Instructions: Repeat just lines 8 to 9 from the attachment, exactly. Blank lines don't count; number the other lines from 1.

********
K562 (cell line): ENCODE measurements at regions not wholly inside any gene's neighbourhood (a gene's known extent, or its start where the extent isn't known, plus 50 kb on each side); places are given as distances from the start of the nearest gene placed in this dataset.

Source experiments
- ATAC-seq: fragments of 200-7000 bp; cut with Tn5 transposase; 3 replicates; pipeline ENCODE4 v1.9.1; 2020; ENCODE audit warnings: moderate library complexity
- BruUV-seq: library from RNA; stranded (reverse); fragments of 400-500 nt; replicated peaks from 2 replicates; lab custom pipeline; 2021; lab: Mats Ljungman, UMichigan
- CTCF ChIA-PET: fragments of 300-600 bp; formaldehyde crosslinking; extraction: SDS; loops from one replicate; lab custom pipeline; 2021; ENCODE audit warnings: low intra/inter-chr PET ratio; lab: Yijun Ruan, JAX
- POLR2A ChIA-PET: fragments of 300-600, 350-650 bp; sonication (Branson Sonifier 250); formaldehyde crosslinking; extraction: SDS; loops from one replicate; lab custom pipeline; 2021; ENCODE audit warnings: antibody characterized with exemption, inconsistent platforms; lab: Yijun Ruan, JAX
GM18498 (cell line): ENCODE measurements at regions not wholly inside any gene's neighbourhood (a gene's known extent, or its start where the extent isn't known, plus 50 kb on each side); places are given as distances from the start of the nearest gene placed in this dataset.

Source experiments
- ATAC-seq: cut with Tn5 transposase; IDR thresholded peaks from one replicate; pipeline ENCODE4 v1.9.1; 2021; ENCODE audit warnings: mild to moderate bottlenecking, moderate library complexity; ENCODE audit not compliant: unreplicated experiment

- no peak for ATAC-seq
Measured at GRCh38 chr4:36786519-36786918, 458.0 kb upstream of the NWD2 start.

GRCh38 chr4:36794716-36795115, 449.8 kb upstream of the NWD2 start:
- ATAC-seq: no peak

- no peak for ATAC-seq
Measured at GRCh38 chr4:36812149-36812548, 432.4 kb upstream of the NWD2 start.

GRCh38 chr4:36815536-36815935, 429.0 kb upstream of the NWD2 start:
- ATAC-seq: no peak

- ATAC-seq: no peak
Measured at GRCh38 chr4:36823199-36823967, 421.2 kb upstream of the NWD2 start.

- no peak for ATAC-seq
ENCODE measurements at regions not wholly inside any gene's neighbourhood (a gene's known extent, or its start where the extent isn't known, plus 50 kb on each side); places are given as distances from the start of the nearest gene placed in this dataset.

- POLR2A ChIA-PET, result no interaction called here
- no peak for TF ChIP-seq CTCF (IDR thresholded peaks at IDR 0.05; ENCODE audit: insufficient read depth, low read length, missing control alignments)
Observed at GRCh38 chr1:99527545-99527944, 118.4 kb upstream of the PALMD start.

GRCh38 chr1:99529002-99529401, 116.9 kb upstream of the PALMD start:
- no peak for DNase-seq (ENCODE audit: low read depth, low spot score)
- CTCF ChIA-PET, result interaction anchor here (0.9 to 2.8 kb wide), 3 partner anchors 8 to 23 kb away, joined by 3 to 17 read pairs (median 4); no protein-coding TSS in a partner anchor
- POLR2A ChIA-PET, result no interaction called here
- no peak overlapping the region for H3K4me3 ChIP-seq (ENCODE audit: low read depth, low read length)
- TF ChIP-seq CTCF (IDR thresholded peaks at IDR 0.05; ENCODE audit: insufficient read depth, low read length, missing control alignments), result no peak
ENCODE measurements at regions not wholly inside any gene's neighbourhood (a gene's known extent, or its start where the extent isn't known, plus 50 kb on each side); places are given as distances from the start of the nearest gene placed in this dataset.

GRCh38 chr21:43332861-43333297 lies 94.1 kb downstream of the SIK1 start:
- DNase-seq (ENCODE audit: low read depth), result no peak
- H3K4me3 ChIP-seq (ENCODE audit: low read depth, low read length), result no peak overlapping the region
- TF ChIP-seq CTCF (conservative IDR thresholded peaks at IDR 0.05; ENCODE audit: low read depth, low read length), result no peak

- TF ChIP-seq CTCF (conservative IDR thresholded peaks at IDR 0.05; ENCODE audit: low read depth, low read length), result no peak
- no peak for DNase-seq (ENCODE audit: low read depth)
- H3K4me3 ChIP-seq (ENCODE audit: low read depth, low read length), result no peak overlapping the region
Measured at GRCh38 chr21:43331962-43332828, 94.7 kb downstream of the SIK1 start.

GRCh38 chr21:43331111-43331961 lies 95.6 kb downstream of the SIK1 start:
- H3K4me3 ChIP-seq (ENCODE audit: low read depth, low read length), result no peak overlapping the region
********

Source experiments
- ATAC-seq: cut with Tn5 transposase; IDR thresholded peaks from one replicate; pipeline ENCODE4 v1.9.1; 2021; ENCODE audit warnings: mild to moderate bottlenecking, moderate library complexity; ENCODE audit not compliant: unreplicated experiment